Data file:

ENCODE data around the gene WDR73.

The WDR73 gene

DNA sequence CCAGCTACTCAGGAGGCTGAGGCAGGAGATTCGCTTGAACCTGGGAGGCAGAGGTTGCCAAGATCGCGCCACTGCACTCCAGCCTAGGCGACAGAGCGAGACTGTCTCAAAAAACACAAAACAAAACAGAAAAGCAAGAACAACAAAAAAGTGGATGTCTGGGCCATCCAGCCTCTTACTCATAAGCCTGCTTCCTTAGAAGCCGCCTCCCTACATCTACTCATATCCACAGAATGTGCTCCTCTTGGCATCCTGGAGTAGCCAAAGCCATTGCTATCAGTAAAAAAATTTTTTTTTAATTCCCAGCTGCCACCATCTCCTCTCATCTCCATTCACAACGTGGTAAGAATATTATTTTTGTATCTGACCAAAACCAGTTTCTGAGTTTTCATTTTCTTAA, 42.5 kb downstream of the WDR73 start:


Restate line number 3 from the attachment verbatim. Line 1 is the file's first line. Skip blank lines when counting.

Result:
DNA sequence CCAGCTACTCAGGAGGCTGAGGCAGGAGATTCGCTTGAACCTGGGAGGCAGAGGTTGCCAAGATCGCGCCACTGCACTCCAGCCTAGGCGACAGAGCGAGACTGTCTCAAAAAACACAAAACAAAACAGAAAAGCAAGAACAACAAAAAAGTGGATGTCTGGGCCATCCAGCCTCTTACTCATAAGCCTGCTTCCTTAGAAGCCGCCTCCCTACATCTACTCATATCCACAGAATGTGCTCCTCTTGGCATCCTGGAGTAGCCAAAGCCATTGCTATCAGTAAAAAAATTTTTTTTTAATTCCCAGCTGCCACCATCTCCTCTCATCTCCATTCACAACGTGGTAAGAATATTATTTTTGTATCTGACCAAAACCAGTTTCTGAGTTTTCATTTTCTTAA, 42.5 kb downstream of the WDR73 start: